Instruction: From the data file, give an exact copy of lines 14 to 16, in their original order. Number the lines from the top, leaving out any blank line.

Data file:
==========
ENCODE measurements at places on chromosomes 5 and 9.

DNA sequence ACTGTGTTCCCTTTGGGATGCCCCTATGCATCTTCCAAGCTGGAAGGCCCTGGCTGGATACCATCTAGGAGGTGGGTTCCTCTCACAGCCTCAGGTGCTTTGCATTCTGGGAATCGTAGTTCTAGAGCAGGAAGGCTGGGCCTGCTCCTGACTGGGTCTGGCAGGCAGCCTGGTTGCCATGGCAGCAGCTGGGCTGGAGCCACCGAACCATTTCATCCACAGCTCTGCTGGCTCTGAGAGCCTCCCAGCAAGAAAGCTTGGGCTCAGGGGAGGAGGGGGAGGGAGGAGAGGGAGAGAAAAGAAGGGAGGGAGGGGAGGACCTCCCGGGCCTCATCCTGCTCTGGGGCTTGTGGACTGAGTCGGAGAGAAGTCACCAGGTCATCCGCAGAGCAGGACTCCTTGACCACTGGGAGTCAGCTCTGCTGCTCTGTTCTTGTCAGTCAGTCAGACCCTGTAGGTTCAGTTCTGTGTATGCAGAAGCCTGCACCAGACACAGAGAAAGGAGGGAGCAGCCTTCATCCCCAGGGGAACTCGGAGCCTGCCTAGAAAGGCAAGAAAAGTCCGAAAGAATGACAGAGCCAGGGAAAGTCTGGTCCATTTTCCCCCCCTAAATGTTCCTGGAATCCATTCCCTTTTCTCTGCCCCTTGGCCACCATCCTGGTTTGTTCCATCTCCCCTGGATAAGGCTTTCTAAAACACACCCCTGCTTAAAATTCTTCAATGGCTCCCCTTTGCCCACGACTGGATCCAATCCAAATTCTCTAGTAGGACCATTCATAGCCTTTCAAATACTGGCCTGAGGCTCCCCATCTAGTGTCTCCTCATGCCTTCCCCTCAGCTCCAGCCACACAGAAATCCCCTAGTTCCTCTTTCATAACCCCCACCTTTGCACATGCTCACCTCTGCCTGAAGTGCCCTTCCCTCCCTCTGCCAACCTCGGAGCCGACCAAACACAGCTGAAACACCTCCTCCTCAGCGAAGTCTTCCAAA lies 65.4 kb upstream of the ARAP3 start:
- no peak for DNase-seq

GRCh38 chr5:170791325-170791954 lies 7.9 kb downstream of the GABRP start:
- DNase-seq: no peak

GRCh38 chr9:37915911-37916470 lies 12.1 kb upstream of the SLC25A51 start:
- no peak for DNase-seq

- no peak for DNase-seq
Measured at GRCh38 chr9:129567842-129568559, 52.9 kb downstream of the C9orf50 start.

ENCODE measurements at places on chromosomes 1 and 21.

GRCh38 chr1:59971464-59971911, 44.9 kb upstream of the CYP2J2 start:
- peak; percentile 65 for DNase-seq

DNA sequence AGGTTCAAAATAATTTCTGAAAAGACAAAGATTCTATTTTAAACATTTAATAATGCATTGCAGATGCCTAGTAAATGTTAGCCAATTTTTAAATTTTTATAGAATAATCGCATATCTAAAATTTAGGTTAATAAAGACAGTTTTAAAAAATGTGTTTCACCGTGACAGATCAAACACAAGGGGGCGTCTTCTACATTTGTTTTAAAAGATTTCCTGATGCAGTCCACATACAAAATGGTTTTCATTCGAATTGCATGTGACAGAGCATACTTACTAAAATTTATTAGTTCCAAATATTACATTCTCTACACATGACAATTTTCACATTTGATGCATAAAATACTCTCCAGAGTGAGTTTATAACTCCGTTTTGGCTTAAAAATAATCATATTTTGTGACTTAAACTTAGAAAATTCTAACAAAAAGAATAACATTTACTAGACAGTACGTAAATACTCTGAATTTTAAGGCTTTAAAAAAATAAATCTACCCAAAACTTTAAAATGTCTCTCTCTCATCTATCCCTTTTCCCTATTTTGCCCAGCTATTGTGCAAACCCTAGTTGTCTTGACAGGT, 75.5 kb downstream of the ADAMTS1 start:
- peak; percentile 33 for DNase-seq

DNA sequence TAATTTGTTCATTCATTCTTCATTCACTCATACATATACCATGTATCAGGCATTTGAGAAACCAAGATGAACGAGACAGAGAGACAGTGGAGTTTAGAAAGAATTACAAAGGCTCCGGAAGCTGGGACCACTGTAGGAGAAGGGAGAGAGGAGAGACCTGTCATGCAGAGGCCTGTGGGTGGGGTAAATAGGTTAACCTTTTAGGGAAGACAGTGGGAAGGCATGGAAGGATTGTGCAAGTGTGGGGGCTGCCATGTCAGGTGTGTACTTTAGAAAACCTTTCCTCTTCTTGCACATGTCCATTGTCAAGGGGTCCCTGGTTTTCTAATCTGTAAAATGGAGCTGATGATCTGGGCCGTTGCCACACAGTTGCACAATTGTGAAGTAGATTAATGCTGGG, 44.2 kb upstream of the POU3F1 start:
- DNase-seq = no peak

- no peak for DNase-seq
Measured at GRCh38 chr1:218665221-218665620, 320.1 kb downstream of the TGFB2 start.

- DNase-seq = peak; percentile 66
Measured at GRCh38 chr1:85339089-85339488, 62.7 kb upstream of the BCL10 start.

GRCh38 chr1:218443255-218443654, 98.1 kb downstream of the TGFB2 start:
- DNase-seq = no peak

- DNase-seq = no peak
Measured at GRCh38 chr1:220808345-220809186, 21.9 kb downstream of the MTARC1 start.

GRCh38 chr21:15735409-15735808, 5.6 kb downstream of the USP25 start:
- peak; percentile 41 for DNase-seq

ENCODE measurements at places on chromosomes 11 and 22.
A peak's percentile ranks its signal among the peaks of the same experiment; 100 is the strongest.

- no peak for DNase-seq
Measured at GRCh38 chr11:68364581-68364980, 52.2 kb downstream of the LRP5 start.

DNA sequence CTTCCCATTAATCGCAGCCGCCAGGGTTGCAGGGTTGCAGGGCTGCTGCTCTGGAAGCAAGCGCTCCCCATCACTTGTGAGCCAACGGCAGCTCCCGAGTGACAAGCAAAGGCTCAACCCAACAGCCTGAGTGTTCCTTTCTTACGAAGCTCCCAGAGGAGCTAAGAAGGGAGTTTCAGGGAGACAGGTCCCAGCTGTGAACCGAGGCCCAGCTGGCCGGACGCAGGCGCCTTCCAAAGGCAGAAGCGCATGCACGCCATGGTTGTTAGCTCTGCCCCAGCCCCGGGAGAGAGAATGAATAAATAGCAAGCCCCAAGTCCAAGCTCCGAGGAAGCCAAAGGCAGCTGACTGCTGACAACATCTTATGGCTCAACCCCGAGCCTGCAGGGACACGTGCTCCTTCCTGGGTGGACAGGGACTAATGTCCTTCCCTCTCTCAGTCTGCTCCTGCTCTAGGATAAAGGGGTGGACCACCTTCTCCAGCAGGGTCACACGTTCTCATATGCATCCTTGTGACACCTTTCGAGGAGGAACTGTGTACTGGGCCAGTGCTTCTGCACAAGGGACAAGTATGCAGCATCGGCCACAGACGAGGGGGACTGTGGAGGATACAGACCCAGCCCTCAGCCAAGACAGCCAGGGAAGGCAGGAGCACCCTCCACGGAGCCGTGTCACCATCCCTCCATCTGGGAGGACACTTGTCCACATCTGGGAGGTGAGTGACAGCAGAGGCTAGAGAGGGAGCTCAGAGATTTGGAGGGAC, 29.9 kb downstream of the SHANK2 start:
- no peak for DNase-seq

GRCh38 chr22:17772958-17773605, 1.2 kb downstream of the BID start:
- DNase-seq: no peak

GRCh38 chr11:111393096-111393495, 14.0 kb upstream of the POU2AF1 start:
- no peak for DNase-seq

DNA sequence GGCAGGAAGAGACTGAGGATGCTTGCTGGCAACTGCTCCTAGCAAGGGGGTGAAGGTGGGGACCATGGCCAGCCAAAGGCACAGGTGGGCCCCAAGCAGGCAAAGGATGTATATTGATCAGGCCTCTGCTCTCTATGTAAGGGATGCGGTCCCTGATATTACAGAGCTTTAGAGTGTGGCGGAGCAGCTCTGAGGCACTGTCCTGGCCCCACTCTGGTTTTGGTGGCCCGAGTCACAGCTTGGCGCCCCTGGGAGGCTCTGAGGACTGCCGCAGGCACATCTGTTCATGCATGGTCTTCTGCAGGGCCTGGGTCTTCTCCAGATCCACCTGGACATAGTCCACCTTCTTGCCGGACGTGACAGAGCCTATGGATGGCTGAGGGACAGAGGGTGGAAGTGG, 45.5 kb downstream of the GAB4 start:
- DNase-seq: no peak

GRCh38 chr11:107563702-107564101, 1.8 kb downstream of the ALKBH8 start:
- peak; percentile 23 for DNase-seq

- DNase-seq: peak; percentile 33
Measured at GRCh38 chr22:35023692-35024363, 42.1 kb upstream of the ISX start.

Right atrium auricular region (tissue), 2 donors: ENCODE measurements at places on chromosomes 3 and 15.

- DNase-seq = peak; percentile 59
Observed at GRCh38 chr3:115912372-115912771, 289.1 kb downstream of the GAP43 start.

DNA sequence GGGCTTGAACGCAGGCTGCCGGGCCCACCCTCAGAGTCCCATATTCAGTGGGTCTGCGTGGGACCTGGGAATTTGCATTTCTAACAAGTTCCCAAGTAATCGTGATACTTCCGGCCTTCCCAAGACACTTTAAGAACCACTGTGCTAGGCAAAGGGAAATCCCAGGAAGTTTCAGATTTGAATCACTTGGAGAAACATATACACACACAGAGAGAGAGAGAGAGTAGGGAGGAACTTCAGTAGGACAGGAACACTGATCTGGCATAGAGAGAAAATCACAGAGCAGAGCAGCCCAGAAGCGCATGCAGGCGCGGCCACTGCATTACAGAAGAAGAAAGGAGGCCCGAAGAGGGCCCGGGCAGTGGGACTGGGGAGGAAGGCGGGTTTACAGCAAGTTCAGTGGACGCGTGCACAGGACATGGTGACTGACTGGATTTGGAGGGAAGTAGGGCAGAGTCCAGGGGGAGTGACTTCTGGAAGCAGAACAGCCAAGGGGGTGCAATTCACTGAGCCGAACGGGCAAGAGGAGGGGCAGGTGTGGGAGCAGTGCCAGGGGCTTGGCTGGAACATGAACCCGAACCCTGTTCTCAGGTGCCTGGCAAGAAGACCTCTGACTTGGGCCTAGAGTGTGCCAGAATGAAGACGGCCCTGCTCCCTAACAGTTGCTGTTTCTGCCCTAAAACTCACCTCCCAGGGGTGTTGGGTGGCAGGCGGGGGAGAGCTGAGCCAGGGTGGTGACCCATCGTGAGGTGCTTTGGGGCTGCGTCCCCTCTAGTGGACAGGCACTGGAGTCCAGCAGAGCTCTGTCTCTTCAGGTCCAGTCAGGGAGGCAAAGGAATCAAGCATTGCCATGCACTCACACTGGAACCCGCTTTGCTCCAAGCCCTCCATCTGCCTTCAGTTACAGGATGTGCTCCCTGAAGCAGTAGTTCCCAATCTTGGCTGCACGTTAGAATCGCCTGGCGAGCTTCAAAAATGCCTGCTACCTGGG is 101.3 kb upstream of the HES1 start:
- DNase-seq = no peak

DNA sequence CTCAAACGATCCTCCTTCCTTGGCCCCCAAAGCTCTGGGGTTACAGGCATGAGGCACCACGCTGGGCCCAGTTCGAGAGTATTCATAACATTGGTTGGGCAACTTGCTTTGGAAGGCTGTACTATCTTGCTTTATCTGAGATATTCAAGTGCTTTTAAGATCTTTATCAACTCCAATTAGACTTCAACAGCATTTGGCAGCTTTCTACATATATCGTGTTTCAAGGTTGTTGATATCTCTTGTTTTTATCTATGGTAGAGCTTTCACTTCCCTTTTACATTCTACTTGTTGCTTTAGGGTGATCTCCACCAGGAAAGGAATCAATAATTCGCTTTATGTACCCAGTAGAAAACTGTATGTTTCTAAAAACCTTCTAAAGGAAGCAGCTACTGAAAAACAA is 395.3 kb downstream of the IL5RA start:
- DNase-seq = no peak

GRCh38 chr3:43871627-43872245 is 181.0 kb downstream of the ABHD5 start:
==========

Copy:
- peak; percentile 33 for DNase-seq

DNA sequence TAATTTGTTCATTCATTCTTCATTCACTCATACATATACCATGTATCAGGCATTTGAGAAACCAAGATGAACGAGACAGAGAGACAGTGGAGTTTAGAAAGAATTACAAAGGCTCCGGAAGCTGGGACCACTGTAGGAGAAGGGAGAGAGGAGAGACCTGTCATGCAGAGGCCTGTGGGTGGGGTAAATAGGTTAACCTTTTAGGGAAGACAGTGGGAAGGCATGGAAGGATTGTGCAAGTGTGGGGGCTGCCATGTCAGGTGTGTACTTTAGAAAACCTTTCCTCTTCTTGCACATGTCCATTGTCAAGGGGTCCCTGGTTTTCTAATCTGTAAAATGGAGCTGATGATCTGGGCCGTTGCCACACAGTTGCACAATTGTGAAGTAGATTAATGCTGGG, 44.2 kb upstream of the POU3F1 start:
- DNase-seq = no peak